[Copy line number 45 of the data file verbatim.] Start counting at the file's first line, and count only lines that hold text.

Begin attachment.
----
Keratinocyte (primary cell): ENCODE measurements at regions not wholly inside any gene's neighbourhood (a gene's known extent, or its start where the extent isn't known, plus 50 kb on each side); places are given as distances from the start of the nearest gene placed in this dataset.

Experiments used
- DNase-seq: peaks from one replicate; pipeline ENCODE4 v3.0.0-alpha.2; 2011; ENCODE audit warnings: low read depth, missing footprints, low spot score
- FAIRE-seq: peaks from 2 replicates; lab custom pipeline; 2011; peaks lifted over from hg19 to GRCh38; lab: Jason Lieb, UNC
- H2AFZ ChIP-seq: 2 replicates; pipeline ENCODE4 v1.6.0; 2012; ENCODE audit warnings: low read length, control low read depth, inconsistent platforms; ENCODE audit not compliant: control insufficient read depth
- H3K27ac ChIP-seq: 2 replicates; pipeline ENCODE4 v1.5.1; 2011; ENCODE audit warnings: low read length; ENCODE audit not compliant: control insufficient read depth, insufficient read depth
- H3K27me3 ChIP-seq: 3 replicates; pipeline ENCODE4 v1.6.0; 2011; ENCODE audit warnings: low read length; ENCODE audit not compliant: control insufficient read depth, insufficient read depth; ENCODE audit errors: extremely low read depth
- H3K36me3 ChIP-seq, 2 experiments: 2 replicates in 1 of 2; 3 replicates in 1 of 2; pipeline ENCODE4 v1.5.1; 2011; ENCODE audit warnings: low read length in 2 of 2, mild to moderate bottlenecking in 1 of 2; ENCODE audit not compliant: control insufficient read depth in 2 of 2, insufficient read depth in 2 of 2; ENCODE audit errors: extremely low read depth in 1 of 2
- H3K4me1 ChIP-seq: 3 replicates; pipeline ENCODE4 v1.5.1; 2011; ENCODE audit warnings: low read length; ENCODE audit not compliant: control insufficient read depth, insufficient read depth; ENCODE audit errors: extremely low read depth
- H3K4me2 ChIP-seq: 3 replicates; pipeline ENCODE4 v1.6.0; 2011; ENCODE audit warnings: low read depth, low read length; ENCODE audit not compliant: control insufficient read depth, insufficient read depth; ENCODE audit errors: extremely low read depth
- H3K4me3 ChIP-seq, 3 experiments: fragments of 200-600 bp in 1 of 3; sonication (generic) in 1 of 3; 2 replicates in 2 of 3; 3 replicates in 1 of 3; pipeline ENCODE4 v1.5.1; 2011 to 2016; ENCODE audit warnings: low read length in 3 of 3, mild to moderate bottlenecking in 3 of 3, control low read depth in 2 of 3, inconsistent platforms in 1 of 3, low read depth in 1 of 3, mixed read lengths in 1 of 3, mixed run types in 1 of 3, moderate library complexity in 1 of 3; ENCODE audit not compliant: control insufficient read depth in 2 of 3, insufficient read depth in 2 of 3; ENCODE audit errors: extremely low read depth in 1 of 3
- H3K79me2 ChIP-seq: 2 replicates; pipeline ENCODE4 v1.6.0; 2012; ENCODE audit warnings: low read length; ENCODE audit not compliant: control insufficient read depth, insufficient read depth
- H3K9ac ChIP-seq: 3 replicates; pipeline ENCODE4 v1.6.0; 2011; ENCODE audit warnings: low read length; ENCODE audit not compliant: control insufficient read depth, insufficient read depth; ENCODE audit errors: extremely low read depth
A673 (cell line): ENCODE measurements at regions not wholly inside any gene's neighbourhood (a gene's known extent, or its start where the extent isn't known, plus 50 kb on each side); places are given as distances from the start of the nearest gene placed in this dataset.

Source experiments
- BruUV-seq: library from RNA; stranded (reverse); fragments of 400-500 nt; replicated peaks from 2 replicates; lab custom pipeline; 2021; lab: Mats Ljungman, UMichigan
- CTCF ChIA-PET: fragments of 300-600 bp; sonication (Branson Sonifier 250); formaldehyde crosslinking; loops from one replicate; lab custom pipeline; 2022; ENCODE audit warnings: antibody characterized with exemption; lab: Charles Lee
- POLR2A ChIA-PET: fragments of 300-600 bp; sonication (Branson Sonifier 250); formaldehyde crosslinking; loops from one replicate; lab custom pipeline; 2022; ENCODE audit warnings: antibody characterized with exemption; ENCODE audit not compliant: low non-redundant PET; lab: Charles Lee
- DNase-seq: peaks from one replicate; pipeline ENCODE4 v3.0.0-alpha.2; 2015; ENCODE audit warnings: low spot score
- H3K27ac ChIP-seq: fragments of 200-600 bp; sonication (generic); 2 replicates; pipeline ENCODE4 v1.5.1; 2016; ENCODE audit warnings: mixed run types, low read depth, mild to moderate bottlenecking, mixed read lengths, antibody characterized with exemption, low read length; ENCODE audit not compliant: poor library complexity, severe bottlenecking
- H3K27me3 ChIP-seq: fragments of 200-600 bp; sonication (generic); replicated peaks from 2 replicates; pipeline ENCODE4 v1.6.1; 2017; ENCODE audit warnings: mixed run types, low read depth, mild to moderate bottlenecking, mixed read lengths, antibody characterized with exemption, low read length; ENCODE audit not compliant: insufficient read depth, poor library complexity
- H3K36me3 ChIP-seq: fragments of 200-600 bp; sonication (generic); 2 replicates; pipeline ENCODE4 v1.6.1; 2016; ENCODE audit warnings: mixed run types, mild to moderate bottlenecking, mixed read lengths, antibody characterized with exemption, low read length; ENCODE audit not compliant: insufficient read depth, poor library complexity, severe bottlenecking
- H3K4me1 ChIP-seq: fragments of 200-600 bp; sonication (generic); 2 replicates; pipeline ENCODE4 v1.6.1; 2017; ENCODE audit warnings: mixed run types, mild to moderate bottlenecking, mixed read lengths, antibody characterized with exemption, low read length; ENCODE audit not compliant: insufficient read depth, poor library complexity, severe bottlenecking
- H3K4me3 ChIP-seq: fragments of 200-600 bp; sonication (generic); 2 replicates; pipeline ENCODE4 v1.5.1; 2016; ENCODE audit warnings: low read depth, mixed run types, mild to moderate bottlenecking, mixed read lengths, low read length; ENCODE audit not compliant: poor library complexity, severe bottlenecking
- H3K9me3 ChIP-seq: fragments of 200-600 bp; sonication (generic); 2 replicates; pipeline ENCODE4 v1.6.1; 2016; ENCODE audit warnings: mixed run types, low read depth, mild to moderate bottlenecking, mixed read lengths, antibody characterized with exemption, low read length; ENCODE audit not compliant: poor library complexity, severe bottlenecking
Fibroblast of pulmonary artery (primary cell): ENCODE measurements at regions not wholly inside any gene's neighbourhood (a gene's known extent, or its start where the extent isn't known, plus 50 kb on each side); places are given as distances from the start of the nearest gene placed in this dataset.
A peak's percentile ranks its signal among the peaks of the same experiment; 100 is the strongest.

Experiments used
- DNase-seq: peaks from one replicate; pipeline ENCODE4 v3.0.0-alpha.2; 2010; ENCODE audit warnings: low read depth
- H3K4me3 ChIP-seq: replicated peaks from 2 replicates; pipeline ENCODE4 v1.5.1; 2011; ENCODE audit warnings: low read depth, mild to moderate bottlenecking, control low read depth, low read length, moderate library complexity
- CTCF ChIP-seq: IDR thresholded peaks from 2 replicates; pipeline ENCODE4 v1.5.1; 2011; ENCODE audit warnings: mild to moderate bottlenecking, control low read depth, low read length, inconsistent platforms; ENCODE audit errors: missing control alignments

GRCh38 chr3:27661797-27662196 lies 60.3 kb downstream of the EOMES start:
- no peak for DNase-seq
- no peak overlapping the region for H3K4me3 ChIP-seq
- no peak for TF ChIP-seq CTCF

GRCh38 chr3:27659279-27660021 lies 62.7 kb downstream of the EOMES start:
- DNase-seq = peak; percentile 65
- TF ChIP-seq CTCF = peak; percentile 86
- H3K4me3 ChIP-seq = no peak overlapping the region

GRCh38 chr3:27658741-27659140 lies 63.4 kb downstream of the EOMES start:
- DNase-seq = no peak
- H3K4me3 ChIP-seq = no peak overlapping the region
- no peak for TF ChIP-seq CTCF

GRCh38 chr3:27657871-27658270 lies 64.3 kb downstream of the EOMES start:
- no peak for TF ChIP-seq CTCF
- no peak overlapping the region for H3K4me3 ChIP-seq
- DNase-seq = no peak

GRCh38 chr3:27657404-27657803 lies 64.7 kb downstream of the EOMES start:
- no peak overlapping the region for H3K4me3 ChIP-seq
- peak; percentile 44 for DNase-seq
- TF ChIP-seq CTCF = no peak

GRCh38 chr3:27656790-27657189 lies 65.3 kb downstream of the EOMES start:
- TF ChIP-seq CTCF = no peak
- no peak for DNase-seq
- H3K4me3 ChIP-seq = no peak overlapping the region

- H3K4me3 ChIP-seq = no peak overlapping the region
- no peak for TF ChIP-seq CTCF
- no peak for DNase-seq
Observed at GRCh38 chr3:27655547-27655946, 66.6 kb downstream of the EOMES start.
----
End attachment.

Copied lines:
- no peak for TF ChIP-seq CTCF